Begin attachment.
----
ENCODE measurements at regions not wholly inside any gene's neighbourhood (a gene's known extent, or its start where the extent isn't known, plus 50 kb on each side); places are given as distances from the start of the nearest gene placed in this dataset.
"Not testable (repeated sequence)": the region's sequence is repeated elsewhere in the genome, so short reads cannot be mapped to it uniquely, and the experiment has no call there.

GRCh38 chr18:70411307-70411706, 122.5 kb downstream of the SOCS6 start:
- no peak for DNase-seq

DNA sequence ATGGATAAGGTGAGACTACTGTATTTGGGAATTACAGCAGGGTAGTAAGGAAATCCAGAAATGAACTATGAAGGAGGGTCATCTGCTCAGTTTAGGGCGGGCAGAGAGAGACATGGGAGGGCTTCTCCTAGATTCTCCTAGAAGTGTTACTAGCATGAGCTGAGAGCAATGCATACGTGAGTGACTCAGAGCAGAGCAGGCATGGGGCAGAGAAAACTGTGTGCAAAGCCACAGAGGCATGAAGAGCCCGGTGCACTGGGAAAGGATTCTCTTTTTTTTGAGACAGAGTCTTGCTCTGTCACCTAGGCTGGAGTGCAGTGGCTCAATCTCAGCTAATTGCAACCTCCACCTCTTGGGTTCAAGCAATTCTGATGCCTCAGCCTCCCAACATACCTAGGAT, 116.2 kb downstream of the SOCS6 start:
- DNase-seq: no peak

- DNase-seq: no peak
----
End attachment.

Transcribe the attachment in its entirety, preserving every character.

ENCODE measurements at regions not wholly inside any gene's neighbourhood (a gene's known extent, or its start where the extent isn't known, plus 50 kb on each side); places are given as distances from the start of the nearest gene placed in this dataset.
"Not testable (repeated sequence)": the region's sequence is repeated elsewhere in the genome, so short reads cannot be mapped to it uniquely, and the experiment has no call there.

GRCh38 chr18:70411307-70411706, 122.5 kb downstream of the SOCS6 start:
- no peak for DNase-seq

DNA sequence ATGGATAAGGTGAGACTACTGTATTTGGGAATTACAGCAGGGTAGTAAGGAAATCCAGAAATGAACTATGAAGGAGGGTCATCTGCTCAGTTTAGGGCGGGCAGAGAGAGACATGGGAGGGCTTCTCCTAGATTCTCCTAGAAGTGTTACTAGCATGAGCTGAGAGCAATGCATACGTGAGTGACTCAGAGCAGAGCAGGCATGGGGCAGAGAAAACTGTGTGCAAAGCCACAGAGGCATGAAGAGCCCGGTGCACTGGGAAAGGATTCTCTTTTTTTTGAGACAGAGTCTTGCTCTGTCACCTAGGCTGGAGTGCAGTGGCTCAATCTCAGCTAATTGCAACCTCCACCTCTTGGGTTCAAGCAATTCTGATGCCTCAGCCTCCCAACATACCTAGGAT, 116.2 kb downstream of the SOCS6 start:
- DNase-seq: no peak

- DNase-seq: no peak